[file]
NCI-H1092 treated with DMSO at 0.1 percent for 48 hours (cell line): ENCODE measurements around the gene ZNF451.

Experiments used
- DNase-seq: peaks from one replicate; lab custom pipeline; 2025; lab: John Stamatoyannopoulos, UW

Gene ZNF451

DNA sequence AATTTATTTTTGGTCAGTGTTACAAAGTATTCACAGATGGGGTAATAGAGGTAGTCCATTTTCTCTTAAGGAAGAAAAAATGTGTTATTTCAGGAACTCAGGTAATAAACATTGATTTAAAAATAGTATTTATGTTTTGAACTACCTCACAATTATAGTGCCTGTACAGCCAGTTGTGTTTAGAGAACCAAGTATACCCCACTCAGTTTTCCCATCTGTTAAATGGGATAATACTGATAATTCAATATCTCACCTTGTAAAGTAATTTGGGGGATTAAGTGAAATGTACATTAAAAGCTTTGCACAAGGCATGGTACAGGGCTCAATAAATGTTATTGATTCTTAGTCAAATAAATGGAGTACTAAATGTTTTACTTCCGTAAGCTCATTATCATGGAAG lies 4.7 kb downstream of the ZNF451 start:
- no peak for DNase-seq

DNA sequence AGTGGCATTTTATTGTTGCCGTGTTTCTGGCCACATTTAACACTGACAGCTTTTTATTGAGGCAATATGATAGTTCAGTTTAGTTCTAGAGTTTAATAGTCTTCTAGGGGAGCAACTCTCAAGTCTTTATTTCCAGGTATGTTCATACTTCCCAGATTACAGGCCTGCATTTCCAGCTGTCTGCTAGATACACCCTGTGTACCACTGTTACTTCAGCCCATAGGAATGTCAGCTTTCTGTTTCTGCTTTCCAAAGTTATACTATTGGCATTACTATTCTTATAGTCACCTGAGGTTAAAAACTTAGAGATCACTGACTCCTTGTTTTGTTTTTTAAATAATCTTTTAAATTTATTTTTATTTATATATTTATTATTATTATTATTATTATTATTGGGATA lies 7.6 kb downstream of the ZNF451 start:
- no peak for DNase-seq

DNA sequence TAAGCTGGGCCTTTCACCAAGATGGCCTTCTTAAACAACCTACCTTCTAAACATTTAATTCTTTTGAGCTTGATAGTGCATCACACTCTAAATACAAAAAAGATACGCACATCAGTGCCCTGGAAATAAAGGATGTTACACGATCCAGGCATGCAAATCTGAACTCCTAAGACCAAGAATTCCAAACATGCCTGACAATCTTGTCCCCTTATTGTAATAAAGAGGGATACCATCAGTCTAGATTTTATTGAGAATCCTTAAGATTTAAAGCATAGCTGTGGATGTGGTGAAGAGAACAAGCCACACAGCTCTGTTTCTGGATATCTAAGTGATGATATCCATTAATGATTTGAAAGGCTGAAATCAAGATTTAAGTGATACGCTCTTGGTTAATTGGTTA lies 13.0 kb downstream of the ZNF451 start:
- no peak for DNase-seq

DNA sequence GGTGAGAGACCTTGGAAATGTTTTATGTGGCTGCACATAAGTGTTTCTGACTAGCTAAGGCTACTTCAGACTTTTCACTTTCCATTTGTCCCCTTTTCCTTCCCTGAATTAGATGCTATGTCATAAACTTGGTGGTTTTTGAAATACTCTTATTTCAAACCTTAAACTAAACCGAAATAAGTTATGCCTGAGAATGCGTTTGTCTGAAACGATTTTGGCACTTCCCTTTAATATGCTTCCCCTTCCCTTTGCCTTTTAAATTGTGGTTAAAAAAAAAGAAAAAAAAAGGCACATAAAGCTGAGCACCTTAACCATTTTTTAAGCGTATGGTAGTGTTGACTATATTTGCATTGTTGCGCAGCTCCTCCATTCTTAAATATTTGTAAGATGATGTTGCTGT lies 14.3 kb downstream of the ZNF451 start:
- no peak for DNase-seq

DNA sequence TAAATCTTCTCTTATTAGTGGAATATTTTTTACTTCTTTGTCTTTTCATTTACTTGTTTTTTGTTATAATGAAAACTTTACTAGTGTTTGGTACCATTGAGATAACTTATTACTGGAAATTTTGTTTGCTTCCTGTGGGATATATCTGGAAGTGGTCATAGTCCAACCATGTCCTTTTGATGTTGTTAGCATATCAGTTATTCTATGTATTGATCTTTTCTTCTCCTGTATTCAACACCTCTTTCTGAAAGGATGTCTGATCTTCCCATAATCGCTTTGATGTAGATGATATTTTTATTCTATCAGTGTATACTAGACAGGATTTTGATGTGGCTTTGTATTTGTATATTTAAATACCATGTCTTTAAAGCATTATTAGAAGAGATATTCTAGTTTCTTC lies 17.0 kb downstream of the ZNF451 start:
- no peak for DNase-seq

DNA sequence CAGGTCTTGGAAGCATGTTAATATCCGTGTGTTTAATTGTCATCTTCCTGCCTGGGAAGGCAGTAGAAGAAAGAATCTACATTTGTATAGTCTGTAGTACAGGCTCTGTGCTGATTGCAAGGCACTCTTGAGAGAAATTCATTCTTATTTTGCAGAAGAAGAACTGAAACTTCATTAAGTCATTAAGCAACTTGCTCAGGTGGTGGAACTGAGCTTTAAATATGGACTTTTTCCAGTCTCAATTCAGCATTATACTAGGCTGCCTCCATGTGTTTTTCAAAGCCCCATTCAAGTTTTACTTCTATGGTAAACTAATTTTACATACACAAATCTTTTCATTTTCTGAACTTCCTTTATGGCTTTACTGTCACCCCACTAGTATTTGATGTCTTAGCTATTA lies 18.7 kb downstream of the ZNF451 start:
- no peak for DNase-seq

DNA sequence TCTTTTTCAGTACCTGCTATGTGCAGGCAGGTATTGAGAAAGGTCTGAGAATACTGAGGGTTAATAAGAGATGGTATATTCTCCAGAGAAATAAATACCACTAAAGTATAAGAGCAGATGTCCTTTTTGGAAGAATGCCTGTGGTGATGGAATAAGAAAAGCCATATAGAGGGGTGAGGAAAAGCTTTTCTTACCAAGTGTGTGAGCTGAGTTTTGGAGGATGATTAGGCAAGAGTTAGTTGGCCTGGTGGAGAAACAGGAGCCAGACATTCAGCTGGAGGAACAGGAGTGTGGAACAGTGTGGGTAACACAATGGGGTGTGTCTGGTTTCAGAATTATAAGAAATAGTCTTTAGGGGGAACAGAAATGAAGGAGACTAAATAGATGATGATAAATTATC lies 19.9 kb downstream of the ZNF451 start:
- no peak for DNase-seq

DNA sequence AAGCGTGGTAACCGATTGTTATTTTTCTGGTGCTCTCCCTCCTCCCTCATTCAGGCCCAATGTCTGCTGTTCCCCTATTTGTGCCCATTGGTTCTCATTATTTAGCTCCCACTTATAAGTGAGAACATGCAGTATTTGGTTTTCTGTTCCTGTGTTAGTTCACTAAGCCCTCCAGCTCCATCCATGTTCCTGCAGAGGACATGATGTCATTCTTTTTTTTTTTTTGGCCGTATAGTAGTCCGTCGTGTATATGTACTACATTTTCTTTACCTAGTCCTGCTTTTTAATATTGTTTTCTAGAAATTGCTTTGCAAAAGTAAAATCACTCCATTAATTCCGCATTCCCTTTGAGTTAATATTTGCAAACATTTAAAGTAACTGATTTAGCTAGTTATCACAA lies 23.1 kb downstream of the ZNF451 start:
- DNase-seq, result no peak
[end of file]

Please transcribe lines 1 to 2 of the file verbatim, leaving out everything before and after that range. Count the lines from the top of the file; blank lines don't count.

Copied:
NCI-H1092 treated with DMSO at 0.1 percent for 48 hours (cell line): ENCODE measurements around the gene ZNF451.

Experiments used